Located inside the former Bransby Law Firm building, Ahava feels like being inside a Tuscan farmhouse, where time slows and patrons can build deep connections. One group of women sat in plush green velvet chairs in front of the shop’s stone fireplace for several hours on Friday.
“We already have some regulars,” Parell said. “It’s been so fun and much busier than I expected.”
She hopes to host poetry slams, book clubs, and acoustic mini-concerts on the shop’s spacious porch, where performers and artists can take front and center. In nice weather, she envisions people spreading blankets on the front lawn and enjoying the sunshine with their coffee and food.
For now Ahava serves cold brew coffee, chai tea lattes, matcha, Italian sodas, and other beverages. Parell, who studied world religions and Hebrew in college, called her latte flavor combinations “suggestions” and named them after Hebrew words.
Adama means “ground” and combines chocolate, coconut and almond flavors.
Laila (“night”) is cherry and chocolate.
Neshika (“kiss”) is salted caramel and chocolate.
The coffee is smooth, but the process to open a coffee shop has not been.
Her dreams of including a baker who makes “the best shortbread I’ve ever eaten” have been postponed because of an injury. Currently, she serves chai pudding, cookies, smoothies, and fancy toast.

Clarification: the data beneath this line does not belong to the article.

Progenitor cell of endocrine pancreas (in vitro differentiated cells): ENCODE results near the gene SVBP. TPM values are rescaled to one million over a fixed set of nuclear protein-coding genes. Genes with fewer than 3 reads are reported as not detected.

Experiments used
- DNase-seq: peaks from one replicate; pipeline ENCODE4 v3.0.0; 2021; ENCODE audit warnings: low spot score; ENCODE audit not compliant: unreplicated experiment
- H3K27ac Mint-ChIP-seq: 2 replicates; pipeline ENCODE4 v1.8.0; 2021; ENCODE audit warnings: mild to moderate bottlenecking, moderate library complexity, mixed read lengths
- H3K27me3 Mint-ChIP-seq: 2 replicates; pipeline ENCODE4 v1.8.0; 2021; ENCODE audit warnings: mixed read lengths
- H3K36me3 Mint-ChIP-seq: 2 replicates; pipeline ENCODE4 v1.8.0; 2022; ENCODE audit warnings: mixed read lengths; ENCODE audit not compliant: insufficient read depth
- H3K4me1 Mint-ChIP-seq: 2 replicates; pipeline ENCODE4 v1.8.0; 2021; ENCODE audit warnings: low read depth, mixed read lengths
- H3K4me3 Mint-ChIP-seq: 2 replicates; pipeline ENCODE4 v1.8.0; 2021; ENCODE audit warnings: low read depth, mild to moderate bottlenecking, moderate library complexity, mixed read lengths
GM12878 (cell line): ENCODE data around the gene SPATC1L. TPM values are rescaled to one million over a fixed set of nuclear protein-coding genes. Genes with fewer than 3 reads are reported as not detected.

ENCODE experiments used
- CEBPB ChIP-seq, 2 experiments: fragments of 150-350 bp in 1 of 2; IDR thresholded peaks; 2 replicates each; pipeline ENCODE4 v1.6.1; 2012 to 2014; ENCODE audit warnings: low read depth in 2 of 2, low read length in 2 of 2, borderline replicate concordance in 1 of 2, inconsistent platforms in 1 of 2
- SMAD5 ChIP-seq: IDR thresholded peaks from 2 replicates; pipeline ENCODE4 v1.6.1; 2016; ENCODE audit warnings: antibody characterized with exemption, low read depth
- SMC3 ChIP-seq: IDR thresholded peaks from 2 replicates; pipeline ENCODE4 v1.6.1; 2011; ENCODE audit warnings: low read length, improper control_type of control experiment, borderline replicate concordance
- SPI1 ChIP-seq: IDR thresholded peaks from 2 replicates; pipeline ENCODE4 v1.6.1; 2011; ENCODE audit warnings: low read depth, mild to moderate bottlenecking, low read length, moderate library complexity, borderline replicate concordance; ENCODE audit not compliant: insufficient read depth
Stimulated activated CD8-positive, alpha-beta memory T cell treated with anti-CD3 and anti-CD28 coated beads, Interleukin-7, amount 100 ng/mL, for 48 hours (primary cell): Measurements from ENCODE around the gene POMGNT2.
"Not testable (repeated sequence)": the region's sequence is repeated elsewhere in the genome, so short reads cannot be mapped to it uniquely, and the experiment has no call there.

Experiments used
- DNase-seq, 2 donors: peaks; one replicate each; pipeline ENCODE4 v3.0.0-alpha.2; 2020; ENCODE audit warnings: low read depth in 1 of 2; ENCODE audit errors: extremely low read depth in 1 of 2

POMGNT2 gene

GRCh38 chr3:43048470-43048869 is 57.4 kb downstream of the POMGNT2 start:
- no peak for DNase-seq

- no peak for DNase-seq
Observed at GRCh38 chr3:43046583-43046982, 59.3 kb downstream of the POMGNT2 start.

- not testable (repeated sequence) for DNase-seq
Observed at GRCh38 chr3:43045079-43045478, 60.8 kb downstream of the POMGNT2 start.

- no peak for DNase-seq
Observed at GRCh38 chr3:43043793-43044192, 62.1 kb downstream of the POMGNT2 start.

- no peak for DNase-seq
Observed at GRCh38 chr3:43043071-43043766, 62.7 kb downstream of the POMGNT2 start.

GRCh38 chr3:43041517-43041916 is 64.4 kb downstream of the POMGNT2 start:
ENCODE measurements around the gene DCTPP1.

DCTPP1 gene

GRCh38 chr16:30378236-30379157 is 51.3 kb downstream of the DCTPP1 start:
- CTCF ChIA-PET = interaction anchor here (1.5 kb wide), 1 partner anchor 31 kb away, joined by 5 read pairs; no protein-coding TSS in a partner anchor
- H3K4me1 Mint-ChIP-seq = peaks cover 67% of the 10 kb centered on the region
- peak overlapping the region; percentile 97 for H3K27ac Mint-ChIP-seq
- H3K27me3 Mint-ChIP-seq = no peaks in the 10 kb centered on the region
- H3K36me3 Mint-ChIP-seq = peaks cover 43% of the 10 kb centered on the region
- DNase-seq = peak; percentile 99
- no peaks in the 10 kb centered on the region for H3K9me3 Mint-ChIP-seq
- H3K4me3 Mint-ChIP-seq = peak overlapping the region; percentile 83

And shortly after opening, Parell had to close Ahava because of faulty equipment. She dismissed the snags with a laugh, describing one week where a fridge, ice machine, grinder, and multiple espresso machines broke. Parell is grateful for all the unexpected drama, though, because it gave her the opportunity to connect with Hero Coffee Works, a coffee service repair company based out of Missoula. They helped her perfect her technique for a bolder, stronger coffee flavor.
“You have to know the rules sometimes in order to break them,” she said about the art of espresso and pulling the perfect shot.
A Great Dane-Labrador-Pitbull mix, Halpert (“Hal”) is a shop staple. Hal isn’t just a beloved pet. He’s also a service dog. Parell is epileptic.
“This is where I am supposed to be,” Parell said, remembering a time in high school that she crossed out the words English Major and wrote the words Coffee Shop Owner next to her name. “This is what I’m supposed to be doing.”